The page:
If something happens to you and a Medical Power of Attorney is not prepared ahead of time, a person who you may not want to make your medical decisions may be appointed anyway – a situation that might be less than ideal. In some cases, it is necessary to go to the court to have a Guardian and/or Conservator appointed if there is no one previously appointed as Patient Advocate (and Attorney-in-Fact under a Durable Power of Attorney). The court may also be called upon to make medical decisions if there is a disagreement about your medical wishes because they weren’t previously recorded.
What Are The Benefits Of A Medical Power Of Attorney?
By preparing a Medical Power of Attorney you legally empower someone to make the proper medical and end-of-life decisions on your behalf should the need arise. Planning ahead of time ensures that someone you believe is capable is appointed to make decisions instead of someone who may be unprepared or ill-suited for the role.
It’s often a good idea to prepare a Living Will in addition to your Medical Power of Attorney. While your Medical Power of Attorney appoints someone to legally act on your behalf, your Living Will outlines your actual wishes for them to follow with respect to your medical care. This helps your Patient Advocate make medical decisions and eliminates any confusion about certain treatments that you would or would not have wanted.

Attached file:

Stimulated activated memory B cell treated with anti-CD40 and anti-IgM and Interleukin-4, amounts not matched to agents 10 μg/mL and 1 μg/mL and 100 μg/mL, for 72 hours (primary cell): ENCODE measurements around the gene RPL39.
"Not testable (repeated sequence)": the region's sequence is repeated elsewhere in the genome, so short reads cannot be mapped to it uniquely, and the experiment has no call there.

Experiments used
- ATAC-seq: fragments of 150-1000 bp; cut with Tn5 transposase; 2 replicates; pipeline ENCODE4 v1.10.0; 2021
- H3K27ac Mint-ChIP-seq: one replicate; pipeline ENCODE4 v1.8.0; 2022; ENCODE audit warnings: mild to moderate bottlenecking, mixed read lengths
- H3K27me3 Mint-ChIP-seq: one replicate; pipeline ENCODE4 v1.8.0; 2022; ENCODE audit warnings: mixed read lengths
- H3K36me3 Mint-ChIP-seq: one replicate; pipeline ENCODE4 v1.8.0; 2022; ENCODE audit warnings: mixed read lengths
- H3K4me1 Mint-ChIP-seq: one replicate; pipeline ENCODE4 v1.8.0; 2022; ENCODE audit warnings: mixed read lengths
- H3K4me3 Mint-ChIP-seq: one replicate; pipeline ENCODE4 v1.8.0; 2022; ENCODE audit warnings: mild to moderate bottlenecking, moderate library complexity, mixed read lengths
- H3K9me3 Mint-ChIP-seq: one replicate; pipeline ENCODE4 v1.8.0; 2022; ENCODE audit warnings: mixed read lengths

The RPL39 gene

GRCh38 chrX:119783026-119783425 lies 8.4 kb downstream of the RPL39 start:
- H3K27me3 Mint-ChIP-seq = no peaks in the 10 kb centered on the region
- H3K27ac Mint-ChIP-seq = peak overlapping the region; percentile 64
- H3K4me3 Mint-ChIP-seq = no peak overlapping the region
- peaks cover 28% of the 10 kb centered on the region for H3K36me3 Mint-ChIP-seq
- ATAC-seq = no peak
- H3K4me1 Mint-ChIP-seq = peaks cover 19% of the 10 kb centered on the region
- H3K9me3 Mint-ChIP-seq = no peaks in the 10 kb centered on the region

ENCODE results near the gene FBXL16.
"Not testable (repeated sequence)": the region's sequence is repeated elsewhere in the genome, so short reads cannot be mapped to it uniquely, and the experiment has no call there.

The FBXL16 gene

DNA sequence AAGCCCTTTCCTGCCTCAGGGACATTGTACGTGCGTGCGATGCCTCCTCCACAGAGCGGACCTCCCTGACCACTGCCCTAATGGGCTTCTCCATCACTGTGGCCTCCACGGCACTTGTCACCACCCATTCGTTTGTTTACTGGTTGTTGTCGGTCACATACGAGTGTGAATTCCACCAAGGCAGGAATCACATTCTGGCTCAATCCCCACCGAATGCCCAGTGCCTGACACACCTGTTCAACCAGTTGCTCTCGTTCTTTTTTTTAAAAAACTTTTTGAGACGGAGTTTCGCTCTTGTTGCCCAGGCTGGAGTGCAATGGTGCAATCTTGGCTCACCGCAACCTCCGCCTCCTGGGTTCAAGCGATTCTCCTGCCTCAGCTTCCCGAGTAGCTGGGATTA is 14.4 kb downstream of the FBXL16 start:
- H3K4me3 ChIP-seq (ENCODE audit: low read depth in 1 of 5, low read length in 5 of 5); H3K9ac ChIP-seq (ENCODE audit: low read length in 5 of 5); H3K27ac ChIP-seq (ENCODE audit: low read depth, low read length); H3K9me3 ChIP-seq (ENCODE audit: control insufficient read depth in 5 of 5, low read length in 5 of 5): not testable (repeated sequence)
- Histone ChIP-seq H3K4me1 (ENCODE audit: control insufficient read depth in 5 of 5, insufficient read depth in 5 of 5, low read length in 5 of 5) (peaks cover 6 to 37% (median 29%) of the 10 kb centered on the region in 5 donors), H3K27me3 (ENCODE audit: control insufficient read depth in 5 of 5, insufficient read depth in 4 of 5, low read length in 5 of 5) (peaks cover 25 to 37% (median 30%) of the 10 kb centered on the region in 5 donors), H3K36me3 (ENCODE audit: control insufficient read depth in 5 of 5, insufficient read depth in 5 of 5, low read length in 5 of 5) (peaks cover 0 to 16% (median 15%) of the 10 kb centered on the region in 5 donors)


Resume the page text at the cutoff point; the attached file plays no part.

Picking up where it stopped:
What Are The Limitations Of A Medical Power Of Attorney?
Unlike a Living Will, the Medical Power of Attorney generally does not dictate your wishes for your medical care, it only gives the legal authority to your Personal Representative to make medical decisions on your behalf. This is why it is highly recommended that when planning for end of life care, you prepare both a Medical Power of Attorney and a Living Will. At the very least, you should have an open and honest discussion with your Patient Advocate about the types of treatments that you would like performed (and those you would not). A Medical Power of Attorney also doesn’t appoint anyone to manage your finances if you are incapacitated. This can be a problem if you are incapacitated or comatose for a long period of time. You may need someone to pay your medical bills, house payments, and taxes. This is why we usually combine a Medical Power of Attorney with a Financial Power of Attorney (also known as a Durable Power of Attorney for Finances or a Property Power of Attorney).